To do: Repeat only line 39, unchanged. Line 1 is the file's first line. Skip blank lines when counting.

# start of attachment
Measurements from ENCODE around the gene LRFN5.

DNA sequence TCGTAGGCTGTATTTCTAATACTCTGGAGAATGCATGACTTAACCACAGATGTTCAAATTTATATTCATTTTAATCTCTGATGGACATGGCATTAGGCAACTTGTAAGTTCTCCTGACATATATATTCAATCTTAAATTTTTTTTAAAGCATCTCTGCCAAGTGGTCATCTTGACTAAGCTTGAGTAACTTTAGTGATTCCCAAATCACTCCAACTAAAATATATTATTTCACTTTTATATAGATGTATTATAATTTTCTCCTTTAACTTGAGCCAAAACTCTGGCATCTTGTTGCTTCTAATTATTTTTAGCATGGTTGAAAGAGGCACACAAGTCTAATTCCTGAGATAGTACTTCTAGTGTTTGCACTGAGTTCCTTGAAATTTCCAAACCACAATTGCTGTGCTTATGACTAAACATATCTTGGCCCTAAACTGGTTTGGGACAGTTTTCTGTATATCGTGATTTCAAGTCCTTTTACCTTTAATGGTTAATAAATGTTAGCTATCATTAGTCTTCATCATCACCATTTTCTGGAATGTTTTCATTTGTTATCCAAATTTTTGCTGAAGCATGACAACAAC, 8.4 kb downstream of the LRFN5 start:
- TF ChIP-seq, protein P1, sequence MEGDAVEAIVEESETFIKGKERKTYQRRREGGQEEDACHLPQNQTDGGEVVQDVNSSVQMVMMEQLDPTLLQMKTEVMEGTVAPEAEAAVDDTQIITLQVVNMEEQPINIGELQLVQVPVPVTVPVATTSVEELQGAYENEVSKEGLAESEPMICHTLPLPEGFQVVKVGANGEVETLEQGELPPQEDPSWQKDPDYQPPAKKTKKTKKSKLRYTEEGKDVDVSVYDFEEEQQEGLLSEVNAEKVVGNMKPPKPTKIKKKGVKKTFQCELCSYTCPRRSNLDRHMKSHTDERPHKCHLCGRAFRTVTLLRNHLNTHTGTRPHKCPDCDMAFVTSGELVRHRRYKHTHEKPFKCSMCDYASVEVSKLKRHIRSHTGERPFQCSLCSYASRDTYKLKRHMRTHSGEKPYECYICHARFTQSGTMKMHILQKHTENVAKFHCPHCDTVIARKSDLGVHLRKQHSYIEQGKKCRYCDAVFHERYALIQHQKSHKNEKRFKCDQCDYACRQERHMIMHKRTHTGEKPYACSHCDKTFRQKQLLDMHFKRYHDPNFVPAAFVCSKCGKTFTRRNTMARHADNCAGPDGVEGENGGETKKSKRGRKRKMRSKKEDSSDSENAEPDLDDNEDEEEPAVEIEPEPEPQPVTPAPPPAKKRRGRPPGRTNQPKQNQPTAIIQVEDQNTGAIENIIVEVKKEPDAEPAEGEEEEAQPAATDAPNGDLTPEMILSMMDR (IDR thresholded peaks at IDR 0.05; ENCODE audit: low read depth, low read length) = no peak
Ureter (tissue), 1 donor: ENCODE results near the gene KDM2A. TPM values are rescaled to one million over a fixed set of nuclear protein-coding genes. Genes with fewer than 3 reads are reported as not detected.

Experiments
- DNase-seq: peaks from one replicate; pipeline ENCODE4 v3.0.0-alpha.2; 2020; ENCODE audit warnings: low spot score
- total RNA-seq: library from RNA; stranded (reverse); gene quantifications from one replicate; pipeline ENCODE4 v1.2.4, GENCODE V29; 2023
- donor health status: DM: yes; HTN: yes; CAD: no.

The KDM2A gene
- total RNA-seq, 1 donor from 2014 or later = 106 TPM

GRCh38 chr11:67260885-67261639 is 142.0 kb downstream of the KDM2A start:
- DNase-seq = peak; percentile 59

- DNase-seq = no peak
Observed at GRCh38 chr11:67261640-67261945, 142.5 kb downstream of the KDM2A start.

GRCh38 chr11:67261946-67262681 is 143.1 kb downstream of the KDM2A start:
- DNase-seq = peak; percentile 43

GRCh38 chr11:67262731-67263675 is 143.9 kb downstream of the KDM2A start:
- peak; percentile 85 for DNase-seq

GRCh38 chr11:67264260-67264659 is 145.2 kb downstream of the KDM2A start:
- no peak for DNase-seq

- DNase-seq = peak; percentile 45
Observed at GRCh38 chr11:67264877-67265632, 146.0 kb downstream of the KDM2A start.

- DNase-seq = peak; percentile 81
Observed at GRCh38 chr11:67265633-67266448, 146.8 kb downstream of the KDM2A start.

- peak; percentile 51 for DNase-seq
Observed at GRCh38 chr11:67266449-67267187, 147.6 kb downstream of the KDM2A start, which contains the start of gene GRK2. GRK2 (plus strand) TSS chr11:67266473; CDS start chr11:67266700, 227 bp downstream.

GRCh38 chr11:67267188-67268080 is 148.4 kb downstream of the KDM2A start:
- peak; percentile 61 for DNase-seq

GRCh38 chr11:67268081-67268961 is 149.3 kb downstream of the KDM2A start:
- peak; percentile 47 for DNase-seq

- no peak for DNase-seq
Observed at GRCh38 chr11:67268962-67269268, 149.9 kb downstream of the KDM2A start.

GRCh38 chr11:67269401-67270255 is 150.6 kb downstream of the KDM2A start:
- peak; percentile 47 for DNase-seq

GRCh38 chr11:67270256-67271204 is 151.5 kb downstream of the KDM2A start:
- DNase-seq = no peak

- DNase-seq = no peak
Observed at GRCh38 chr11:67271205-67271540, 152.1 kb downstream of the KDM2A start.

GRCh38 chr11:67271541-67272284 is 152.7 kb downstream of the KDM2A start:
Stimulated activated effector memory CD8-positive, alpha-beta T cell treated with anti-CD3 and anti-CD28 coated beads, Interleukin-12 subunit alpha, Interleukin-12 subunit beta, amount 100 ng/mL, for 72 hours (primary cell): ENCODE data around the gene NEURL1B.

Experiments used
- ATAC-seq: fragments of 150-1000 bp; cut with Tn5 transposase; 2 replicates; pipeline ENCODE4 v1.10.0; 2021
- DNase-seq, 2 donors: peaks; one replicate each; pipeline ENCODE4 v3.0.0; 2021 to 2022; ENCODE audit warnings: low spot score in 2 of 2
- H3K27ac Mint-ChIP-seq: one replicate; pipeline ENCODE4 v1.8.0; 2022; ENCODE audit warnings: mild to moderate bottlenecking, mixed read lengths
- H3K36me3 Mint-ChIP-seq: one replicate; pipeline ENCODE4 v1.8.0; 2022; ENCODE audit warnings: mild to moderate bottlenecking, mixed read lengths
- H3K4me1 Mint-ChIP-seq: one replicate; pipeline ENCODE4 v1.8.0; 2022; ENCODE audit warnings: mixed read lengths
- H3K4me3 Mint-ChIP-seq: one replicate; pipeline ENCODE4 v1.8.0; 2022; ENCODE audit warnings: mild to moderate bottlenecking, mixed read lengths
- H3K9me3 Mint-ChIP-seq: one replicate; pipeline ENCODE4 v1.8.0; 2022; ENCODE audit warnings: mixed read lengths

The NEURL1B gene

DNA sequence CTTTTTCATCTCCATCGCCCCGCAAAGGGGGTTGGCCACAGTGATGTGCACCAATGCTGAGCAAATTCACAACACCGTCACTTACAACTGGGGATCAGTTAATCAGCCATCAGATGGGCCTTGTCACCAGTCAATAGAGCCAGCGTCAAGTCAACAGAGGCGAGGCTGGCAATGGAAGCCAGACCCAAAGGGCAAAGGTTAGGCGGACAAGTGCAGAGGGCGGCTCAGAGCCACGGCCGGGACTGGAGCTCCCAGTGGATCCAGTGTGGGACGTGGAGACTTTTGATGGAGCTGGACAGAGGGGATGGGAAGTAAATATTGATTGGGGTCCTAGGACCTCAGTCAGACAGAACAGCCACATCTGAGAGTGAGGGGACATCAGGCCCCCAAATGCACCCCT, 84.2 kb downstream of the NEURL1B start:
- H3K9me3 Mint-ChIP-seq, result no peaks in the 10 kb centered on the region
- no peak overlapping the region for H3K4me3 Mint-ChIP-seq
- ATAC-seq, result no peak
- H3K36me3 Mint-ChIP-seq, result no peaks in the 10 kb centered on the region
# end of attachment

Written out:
GRCh38 chr11:67271541-67272284 is 152.7 kb downstream of the KDM2A start: